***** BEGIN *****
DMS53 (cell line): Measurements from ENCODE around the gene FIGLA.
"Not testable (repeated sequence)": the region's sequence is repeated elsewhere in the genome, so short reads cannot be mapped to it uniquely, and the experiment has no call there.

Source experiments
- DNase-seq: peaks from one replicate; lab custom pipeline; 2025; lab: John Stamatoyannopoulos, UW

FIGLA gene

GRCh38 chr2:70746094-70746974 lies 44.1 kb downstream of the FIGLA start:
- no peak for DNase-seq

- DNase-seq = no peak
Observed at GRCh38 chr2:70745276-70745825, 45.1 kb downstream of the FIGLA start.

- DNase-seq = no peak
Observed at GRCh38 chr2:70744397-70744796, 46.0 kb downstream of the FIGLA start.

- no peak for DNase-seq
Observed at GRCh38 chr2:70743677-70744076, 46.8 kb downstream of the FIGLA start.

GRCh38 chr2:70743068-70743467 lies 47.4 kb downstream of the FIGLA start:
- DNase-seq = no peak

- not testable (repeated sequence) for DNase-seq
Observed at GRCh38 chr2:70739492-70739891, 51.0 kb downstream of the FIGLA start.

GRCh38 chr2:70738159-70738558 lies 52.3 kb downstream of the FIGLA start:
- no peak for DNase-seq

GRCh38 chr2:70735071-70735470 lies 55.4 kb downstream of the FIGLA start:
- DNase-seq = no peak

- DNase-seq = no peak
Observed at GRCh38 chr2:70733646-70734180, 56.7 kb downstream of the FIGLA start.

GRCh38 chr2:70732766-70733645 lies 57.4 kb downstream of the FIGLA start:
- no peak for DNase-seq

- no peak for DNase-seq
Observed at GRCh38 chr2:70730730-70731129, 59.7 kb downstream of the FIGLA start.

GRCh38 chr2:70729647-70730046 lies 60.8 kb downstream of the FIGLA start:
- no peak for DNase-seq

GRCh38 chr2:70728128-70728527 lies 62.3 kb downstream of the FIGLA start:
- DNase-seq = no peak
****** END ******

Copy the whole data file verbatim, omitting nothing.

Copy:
DMS53 (cell line): Measurements from ENCODE around the gene FIGLA.
"Not testable (repeated sequence)": the region's sequence is repeated elsewhere in the genome, so short reads cannot be mapped to it uniquely, and the experiment has no call there.

Source experiments
- DNase-seq: peaks from one replicate; lab custom pipeline; 2025; lab: John Stamatoyannopoulos, UW

FIGLA gene

GRCh38 chr2:70746094-70746974 lies 44.1 kb downstream of the FIGLA start:
- no peak for DNase-seq

- DNase-seq = no peak
Observed at GRCh38 chr2:70745276-70745825, 45.1 kb downstream of the FIGLA start.

- DNase-seq = no peak
Observed at GRCh38 chr2:70744397-70744796, 46.0 kb downstream of the FIGLA start.

- no peak for DNase-seq
Observed at GRCh38 chr2:70743677-70744076, 46.8 kb downstream of the FIGLA start.

GRCh38 chr2:70743068-70743467 lies 47.4 kb downstream of the FIGLA start:
- DNase-seq = no peak

- not testable (repeated sequence) for DNase-seq
Observed at GRCh38 chr2:70739492-70739891, 51.0 kb downstream of the FIGLA start.

GRCh38 chr2:70738159-70738558 lies 52.3 kb downstream of the FIGLA start:
- no peak for DNase-seq

GRCh38 chr2:70735071-70735470 lies 55.4 kb downstream of the FIGLA start:
- DNase-seq = no peak

- DNase-seq = no peak
Observed at GRCh38 chr2:70733646-70734180, 56.7 kb downstream of the FIGLA start.

GRCh38 chr2:70732766-70733645 lies 57.4 kb downstream of the FIGLA start:
- no peak for DNase-seq

- no peak for DNase-seq
Observed at GRCh38 chr2:70730730-70731129, 59.7 kb downstream of the FIGLA start.

GRCh38 chr2:70729647-70730046 lies 60.8 kb downstream of the FIGLA start:
- no peak for DNase-seq

GRCh38 chr2:70728128-70728527 lies 62.3 kb downstream of the FIGLA start:
- DNase-seq = no peak